Interaction of fresh and saline waters with compacted bentonite

Arto Muurinen, Hannu Aalto, Torbjörn Carlsson, Jarmo Lehikoinen, Avner Melamed, Markus Olin, Pentti Salonen

    Research output: Book/ReportReport


    The interaction of compacted sodium bentonite with fresh groundwater simulant (Allard water) and saline groundwater was studied. The parameters varied in the experiments were water/bentonite ratio, the density of bentonite, composition of solution, temperature, and oxygen and carbon dioxide content in the surroundings. The main interest of the study were the chemical and mineralogical changes in solution and bentonite together with the microstructural properties of bentonite. The results presented in this interim report are preliminary and can change when the experiments are continued. The behaviour of individual cations presented a principal difference between the interactions with Allard water and saline water, while the differences caused by aerobic and anaerobic conditions were minor. The effect of the bentonite/water ratio was clear. The concentrations of the solutions changed more quickly when the b/w ratio was high and the obtained concentration levels, caused by dissolving accessory minerals, were higher, too. The major processes with Allard water were the diffusion of sodium, potassium, sulphate, bicarbonate and chloride from bentonite, and the diffusion of calcium and magnesium into bentonite. The density of bentonite affected the equilibrium state of the cations, which may be explained by changing cation exchange selectivity. The major processes in the experiments with saline water were the diffusion of sodium, magnesium, sulphate and bicarbonate from bentonite, and the diffusion of calcium into bentonite. The highest pH values were obtained in aerobic conditions both with saline and Allard water, intermediate values were obtained with Allard water in anaerobic conditions and the lowest values with saline anaerobic water. The copper tubes, which contained the bentonite during the experiments, also participated in the chemical reactions producing dissolved ions and precipitations in the solutions. The experimental equilibrium concentrations of the solution vs. b/w ratio and the values obtained by equilibrium model calculation were strikingly similar, although quantitative differences appeared. However, no definite conclusions regarding the validity of the bentonite model are to be made until more experimental data, especially at higher b/w ratios with special emphasis on pH, are available. The obtained surface areas by the BET-method and Hg porosimetry, about 20 m2/g, mean that each montmorillonite aggregate in bentonite would be formed on an average of 30 montmorillonite layers. In the freeze-dried sample about one third of the pores were smaller than 60 Å and not seen by the Hg porosimetry. The pore sizes seen in the SEM micrographs correspond qualitatively rather well with the results given by the Hg intrusion porosimetry.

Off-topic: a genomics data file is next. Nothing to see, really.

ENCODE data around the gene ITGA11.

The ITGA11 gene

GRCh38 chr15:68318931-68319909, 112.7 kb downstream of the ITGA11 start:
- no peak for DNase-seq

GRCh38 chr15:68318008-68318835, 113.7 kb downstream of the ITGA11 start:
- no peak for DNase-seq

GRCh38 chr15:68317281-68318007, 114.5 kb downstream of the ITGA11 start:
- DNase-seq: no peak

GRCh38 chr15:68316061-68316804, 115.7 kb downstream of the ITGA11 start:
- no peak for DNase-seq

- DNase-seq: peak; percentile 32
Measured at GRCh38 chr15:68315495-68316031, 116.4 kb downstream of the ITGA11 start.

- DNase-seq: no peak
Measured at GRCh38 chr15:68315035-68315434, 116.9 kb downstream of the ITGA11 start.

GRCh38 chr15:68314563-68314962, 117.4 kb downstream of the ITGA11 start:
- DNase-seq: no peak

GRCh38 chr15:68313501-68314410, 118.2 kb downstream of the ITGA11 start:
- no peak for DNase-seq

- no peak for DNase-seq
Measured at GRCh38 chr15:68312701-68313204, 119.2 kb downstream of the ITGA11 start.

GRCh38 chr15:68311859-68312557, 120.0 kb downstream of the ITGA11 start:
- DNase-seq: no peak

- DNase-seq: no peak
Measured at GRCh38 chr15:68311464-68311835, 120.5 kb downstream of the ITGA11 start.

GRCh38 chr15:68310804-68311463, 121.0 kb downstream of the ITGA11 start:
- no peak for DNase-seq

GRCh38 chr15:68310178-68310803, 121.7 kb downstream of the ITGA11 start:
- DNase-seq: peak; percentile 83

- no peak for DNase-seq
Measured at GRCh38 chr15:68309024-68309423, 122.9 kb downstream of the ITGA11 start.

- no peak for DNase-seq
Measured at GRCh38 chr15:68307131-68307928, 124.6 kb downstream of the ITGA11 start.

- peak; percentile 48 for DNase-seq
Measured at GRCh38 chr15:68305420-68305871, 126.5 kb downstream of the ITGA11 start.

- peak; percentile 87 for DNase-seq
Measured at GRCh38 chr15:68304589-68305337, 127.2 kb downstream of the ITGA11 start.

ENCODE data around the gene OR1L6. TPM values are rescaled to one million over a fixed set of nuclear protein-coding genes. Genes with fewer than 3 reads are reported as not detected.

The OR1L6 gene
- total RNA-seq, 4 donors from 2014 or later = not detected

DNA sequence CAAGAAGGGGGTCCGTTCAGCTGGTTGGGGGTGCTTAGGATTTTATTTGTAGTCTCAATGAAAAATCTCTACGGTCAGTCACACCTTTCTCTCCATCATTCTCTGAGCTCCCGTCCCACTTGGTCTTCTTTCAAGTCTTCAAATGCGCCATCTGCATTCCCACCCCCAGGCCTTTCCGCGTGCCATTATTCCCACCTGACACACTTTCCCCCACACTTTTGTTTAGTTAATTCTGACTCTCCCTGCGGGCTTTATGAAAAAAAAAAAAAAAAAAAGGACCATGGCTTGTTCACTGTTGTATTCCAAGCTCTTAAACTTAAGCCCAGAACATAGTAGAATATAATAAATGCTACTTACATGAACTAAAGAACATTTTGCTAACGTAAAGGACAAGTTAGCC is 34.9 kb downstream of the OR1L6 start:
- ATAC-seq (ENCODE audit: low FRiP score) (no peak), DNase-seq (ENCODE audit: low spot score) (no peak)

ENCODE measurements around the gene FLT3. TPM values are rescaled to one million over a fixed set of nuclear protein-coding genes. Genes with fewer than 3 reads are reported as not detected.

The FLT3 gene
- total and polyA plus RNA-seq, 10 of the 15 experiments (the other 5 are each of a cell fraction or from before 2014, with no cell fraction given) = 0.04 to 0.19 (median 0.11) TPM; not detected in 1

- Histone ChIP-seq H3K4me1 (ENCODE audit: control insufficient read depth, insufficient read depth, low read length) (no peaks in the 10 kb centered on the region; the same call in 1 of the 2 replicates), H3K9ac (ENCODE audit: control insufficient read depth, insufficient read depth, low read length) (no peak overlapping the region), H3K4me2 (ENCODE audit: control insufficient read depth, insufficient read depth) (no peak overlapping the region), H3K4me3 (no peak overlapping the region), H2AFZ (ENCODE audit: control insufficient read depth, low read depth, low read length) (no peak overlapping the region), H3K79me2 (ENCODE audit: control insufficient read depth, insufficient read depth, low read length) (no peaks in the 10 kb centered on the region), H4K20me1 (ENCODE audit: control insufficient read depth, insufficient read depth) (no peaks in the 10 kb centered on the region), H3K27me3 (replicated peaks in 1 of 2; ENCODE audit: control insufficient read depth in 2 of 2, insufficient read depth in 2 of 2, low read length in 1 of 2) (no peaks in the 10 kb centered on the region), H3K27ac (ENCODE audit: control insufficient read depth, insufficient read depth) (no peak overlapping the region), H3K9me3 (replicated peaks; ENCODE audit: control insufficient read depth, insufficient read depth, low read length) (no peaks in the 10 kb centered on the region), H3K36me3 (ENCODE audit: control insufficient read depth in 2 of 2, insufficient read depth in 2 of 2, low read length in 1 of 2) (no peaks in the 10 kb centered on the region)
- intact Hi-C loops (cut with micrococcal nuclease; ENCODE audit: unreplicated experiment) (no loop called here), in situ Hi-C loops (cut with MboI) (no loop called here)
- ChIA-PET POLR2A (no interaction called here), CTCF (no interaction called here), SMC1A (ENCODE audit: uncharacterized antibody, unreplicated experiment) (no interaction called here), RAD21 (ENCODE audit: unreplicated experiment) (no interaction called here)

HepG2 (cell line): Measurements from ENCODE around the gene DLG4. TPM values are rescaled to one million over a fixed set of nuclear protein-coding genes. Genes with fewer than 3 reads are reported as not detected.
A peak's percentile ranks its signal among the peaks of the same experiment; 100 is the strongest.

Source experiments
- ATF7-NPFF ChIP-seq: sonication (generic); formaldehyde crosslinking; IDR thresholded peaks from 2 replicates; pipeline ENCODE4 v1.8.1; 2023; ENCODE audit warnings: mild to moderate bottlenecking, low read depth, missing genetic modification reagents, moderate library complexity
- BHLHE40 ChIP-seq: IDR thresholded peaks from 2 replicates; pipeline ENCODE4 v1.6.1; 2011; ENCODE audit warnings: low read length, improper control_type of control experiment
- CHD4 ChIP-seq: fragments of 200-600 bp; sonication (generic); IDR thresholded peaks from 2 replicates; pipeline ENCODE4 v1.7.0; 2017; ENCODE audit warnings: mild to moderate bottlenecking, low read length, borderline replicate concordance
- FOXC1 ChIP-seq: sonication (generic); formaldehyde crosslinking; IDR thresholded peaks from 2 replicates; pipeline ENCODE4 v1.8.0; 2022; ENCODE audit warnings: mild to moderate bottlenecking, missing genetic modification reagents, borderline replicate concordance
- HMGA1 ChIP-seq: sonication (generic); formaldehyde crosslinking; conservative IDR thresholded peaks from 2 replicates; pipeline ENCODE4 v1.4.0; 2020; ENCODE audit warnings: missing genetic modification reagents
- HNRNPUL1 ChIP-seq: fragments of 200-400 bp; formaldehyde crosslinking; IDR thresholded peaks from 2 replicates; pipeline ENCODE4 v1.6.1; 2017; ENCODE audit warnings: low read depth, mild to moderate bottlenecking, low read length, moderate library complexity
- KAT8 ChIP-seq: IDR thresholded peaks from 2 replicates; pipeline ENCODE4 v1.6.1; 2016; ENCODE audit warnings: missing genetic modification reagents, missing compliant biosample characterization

Original languageEnglish
    Place of PublicationEspoo
    PublisherVTT Technical Research Centre of Finland
    Number of pages45
    ISBN (Print)951-38-4869-8
    Publication statusPublished - 1995
    MoE publication typeNot Eligible

    Publication series

    SeriesVTT Tiedotteita - Meddelanden - Research Notes


    • nuclear fuels
    • spent fuels
    • disposal
    • ground water
    • simulation
    • sodium
    • bentonite
    • fresh water
    • salt water
    • compacting
    • interactions
    • microstructure
    • mineralogy
    • experimentation


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